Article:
“When I submitted the idea to DCO, (it was) with hopes that we carry out what the garden stood for,” he added. “The plan during that time was to have a march from the garden to the center. People of all races, colors and creeds would come together and march down and then fellowship together.”

Poole said they are expecting about 100 people at Saturday’s dinner. People have made donations of food and women are baking pies.

“The Open Door (Ministries) has been really great in providing us with some of the foods,” Poole said.

Poole said they were emphasizing the dinner is also for homeless veterans.

“Before most of the emphasis was on the homeless in general, but now we are including the veterans,” he added. “I have been told that there may not be any homeless veterans in Sedalia, but then there again, I’ve heard that there are.”

Poole said he met a homeless veteran and became his friend. The man, Steven Ray Myers, 50, was found dead from exposure in the woods in November 2014.

“I can’t think of the gentleman’s name, but he was at the park for the Juneteenth Day,” Poole said. “He wanted to know if he would be welcome. So, I told him don’t worry about a thing.

“Then I invited him to come to church and he came to church that following Sunday,” Poole added. “Then the same week, I think it was about three or fours days before the cold weather, he and his lady were out at Hubbard Park. We had become friends.”

The man told Poole he hadn’t eaten and Poole went and bought the couple some food.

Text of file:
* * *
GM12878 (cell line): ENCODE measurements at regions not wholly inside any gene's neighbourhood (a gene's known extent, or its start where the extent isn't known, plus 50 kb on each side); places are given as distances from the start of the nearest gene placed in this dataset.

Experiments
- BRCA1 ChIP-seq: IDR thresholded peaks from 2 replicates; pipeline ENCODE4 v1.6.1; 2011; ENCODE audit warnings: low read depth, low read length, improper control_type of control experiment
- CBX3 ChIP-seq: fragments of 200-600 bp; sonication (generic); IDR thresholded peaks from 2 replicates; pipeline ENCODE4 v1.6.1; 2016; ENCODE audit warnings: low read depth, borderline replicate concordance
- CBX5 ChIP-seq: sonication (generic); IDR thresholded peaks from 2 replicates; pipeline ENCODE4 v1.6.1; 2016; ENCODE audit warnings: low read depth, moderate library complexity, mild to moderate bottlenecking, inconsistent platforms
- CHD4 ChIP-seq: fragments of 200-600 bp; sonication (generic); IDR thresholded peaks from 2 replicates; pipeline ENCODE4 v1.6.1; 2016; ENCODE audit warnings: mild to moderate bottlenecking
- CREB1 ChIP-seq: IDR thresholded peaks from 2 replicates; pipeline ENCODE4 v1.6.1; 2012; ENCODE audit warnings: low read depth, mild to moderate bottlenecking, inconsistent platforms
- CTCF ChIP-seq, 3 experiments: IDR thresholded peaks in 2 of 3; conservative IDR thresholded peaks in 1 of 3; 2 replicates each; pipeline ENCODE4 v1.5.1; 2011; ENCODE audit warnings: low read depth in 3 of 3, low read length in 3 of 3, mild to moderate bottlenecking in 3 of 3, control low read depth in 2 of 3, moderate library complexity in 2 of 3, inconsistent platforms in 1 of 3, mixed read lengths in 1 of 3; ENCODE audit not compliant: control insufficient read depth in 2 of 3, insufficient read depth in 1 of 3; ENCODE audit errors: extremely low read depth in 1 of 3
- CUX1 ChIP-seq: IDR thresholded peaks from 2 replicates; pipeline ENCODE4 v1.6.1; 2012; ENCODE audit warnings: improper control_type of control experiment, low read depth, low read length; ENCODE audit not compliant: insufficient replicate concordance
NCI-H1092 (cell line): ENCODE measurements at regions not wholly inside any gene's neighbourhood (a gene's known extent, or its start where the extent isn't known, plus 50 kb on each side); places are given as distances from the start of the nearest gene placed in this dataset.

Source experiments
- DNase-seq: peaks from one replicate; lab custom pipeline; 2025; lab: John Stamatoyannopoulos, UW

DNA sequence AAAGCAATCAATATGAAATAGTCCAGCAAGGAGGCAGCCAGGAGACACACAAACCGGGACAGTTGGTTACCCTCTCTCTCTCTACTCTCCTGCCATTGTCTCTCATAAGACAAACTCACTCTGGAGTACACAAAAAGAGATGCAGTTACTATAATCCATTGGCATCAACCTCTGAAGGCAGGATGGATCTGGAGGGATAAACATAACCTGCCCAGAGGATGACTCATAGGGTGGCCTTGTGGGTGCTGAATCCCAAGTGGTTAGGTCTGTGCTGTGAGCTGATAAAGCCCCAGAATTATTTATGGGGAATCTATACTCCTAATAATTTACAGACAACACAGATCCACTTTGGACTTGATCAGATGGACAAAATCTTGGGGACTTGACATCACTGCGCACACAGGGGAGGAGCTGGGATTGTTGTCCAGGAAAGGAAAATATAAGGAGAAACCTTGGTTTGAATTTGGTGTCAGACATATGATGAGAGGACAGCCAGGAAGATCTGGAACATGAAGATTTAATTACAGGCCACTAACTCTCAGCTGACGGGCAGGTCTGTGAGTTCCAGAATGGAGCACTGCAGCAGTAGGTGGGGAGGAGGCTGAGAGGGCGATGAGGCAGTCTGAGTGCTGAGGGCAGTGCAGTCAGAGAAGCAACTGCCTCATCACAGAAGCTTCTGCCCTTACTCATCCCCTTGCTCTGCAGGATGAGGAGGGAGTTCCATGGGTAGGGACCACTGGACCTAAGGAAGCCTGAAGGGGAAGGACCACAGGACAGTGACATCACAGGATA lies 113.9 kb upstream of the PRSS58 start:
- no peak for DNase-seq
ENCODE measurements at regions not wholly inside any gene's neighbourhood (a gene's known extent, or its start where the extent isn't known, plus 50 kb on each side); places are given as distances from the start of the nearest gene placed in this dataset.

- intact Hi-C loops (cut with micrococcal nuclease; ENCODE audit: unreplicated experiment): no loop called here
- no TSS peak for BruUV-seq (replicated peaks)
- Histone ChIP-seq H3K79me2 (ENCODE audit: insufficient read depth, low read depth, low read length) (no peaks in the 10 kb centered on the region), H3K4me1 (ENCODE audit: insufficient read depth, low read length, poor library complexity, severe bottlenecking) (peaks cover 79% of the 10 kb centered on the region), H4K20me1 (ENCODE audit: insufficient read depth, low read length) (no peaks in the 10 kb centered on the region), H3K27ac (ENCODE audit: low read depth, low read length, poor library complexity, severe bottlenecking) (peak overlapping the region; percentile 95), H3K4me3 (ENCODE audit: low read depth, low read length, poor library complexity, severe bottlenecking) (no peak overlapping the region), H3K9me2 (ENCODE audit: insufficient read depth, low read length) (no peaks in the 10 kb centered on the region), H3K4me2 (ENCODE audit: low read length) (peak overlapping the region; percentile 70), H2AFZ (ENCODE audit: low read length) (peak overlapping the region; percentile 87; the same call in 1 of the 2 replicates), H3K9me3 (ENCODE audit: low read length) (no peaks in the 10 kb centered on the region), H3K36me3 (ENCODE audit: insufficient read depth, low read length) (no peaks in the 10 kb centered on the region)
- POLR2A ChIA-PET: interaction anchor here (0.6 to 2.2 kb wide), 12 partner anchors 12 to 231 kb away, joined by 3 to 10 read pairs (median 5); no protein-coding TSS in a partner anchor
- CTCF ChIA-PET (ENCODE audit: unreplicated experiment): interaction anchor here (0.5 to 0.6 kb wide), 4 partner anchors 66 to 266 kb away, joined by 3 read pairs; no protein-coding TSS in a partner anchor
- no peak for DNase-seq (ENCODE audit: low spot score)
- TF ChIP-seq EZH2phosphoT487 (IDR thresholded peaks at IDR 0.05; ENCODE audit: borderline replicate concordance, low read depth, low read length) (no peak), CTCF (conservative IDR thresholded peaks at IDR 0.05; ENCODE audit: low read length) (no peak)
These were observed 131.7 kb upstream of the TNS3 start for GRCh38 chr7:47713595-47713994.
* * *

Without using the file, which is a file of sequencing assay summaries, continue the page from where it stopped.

“I was just devastated when I heard that he froze,” Poole noted.

Poole added that if he’d known the man needed a place to shelter, he would have found a place for him and his friend to stay.

“We all should be concerned about the homeless,” Poole noted. “Because, I believe the Word says ‘what you do for the least of these (you do for me).’”

During Saturday’s community dinner Poole said they would serve ham, macaroni and cheese, green beans, dessert and a drink.

They will also present the Interconnection Humanitarian Award to the late Jerry Harlan.

“This will be the first time,” Poole said of the award. “I chose that name because he was so adamant in trying to bring people together. He and his wife and some other members came up with the garden with hopes that we could draw the community together.”

Poole added that they are still accepting food and dessert donations and would be pleased to have volunteers help with the event.

“We will be going down there around 2 or 2:30 p.m. to set up,” Poole said.

The Community Dinner for all who are homeless, especially homeless veterans, will be hosted from 4 to 5:30 p.m. Saturday at the Ditzfeld Center, 417 W. Pettis Ave. Those who wish to donate food, or desserts or to volunteer time may contact Elder Poole at 827-4182 or 281-9375 or Elder W.T. Morris at 864-1423. Everyone is welcome to attend.

Faith Bemiss can be reached at 530-0289 or @flbemiss.

Faith Bemiss can be reached at 530-0289 or @flbemiss.